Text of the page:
If you had met Millie Bryson for the first time in the last few months of her life, it would have been easy to underestimate her. She was 98 years old, blind, hard of hearing, and increasingly forgetful. She lived in a humble and charmingly disordered house that hasn’t changed much over the last few decades. She moved around gingerly, by feeling her way along furniture and walls, and she slept a lot. One of the surest signs to me that she was finally slowing down in her late 90s was that she stopped following every inning of every game of her beloved Chicago Cubs.
But such observations would belie my Grandma Millie’s many accomplishments and talents, as well as the humor, passion, knowledge, and wisdom she shared over the course of her long and influential life.
First and foremost, Millie Bryson was a true force of nature possessed of both tremendous energy and a winning personality. Fiercely independent and strong-willed, she had a quick wit and delightful laugh — qualities she retained even after going blind late in life. And she was smart. A sharp thinker, an avid reader, a skilled crossword puzzle-solver, she had brains to go along with her impressive command of the English language.
Speaking of English, Gram was a stupendously energetic talker. She perfectly embodied the phrase “having the gift of gab.” In her prime, which lasted from the moment she started talking to well into her 90s, Gram could pretty much dominate any conversation she happened across. Once she became partly deaf in her later years, she could turn her hearing aids down low and happily keep on going and going without ever being troubled by an audible interruption.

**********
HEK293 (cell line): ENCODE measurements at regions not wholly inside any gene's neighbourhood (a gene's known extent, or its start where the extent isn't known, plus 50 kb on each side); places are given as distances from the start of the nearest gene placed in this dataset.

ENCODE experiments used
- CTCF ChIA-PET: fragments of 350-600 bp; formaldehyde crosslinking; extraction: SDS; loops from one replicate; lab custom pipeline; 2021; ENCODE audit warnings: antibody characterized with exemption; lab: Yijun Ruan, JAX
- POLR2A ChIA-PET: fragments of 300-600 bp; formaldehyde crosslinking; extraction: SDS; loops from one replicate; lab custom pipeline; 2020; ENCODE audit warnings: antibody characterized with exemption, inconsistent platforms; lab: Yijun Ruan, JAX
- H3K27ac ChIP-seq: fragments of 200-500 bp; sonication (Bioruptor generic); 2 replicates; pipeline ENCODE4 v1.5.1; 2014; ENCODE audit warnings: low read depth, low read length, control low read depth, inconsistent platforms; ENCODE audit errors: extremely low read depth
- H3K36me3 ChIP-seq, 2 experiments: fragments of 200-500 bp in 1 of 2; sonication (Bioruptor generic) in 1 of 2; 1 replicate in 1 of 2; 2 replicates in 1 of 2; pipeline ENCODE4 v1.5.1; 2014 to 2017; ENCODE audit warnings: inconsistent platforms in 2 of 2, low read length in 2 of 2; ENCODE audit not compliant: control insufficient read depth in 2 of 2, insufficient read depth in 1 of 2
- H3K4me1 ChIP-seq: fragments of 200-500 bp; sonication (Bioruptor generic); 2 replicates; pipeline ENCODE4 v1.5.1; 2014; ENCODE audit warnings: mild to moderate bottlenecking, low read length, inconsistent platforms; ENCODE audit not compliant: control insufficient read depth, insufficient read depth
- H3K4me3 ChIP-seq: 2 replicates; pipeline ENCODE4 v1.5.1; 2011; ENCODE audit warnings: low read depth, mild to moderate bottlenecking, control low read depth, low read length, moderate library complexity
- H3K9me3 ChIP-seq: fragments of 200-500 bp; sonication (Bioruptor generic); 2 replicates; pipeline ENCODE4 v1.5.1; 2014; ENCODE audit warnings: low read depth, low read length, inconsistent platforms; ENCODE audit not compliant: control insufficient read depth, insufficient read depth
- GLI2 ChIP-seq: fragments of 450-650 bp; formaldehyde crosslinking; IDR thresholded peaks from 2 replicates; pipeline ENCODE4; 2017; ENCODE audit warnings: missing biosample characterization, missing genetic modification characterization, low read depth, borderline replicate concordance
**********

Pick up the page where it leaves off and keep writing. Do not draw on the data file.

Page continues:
I’ll never forget one summer when she was in her 80s and my wife and I drove her up north to Michigan for one of her final visits to the Bryson summer home. For about nine straight hours, she talked non-stop, including through the two meals we took along the way. I don’t think Laura and I spoke more than ten words the entire trip. After we arrived and the evening wore on, she began a violent and loudly percussive series of coughs and throat clearings that went on well into the middle of the night. “I don’t understand why my throat is so sore,” she said, much to our amusement. “I must have caught a little bug or something.”
Gram’s passion for conversation bespeaks her role as the oral historian of the family. She was the repository of family lore, and with her amazing memory could recite dialogue from a 1930s afternoon gathering word-by-word at the drop of a hat. Besides her vast knowledge of Bryson and Hicks genealogy, she possessed a seemingly limitless supply of fascinating family stories, as well as an arsenal of memorable sayings that usually surfaced spontaneously within the appropriate social context. A few chestnuts from these aphorisms include:
“First the worst, second the same, last the best of all the game.”
“Wish in one hand and spit in the other, and see which one gets filled up faster.”
“Why? You want to know why? Because the boat leaves Friday, that’s why.”
“What for, you ask? For cat’s fur, to make you kitten britches.”
Millie also was a terrific musician who was born into a musical family — her father, Leslie Hicks, played banjo and guitar in Charlie Formento’s Dance Band during the Depression years here in Joliet. Gram became an accomplished pianist who could sight-read expertly. She had a lovely alto voice and was equally at home singing in the church choir or directing it. She instilled a profound and lasting love of music within her family, and was a nifty dancer to boot.
Faith and church involvement were foundational to Gram’s life. Long a member of First Baptist Church on Joliet’s East Side, she was a founder and charter member of Judson Memorial Baptist Church on the West Side in 1955. For decades she was a respected leader in church affairs at Judson, particularly music, education, governance, and mission outreach. Millie played organ and piano, directed the choir, served as deaconess, taught Sunday School, raised money for mission work, led women’s Bible studies, and performed countless other services for the church community. She lived her faith through deeds more than words, and many of us benefitted from her example.